If you’re living with a chronic illness, there’s a good chance your doctor has suggested altering your diet to help reduce or eliminate inflammation in the body. Increasing evidence suggests that there is a link between inflammation and chronic conditions like cancer, autoimmune disease, lung and heart disease, gut disorders, asthma, and diabetes.
When the body senses invaders like viruses, bacteria or toxins, or suffers from an injury, the immune system is activated. Upon activation, the body releases inflammatory cells and cytokines that begin the inflammatory response to trap the invaders or heal the injury. As a result, you may experience pain, swelling, or redness, and oftentimes, inflammation goes unseen.
Inflammation and Chronic Illness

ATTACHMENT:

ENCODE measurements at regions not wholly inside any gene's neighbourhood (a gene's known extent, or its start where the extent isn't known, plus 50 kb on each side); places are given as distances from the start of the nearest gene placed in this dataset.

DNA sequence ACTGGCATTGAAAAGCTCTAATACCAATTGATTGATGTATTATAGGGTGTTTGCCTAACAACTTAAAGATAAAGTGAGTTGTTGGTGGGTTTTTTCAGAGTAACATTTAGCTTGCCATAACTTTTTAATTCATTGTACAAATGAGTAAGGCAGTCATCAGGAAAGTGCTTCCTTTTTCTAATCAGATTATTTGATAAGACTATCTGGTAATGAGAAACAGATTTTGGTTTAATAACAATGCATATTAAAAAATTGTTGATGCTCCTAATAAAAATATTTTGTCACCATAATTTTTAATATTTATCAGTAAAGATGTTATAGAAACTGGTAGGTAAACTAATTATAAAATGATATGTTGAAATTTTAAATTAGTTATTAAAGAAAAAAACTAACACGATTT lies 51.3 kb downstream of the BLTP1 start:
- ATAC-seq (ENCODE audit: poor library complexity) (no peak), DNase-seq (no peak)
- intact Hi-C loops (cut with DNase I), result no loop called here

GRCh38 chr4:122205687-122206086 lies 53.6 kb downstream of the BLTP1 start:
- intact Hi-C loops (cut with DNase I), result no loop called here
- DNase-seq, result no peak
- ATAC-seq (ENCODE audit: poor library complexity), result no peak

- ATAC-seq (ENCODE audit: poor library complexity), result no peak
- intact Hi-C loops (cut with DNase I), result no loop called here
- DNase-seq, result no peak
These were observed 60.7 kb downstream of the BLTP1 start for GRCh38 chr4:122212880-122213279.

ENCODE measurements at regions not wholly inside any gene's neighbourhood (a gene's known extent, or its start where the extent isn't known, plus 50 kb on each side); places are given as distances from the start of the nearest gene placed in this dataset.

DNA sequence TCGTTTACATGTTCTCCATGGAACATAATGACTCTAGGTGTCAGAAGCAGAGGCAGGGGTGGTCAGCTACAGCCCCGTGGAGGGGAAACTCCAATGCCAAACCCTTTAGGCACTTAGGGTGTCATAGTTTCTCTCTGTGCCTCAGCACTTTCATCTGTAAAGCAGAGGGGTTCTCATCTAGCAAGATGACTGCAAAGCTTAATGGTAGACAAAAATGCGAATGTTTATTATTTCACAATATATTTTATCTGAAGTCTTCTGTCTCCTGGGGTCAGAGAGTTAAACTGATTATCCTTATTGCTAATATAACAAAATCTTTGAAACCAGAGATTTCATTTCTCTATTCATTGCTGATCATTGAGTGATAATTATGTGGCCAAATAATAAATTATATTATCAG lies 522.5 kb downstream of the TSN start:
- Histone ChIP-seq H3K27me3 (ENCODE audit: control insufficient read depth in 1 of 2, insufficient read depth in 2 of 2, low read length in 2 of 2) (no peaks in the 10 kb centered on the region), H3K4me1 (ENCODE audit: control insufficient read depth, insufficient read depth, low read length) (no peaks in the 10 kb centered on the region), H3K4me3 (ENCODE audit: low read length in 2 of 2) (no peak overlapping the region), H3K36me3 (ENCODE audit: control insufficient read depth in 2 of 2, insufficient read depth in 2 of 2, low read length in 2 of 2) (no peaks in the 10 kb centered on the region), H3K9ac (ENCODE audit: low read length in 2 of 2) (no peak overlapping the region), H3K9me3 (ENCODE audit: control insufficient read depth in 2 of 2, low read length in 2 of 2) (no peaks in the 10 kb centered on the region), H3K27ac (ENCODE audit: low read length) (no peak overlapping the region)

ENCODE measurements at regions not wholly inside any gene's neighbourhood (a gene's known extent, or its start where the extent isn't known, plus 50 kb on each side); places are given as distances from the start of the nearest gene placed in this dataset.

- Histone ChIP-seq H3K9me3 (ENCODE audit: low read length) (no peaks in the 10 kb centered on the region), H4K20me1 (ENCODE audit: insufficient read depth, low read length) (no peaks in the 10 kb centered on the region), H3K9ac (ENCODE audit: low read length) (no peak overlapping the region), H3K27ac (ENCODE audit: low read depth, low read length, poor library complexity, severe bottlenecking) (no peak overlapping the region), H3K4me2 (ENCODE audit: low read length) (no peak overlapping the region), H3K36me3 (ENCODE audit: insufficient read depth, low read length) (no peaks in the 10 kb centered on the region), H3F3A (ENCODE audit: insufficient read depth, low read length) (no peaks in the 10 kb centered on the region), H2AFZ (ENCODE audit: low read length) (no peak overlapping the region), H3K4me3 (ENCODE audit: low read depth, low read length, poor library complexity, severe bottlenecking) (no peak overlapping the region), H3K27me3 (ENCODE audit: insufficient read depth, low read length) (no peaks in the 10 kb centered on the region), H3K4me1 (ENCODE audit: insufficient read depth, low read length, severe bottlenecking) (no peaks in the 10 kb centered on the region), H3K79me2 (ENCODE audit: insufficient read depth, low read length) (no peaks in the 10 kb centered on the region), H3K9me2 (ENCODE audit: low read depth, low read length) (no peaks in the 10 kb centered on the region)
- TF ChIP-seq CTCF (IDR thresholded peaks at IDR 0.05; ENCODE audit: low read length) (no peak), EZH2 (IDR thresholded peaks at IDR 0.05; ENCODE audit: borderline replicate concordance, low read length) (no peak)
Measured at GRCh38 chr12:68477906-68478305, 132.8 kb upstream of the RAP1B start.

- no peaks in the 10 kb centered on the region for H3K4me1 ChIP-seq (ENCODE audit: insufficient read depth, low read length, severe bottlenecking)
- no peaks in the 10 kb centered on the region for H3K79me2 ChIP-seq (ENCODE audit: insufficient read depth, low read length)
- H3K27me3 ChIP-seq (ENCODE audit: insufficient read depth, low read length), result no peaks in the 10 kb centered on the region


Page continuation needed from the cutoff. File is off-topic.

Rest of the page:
Chronic inflammation happens when the body continues to release inflammatory cells even after the injury has healed or the invader has been eliminated. While there are many reasons why this happens and can vary between individuals, research shows that diet plays a primary role in inflammation in the body.
Many studies have shown the healing power of food, and that certain components of foods have anti-inflammatory effects. By choosing the right foods, you may be able to reduce your risk of illness. If you’ve already been diagnosed with a chronic condition, incorporating these foods into your diet can help reduce symptoms and give your body the environment it needs to heal.
An anti-inflammatory diet will include single-ingredient foods that are naturally high in antioxidants, polyphenols, vitamins, and minerals.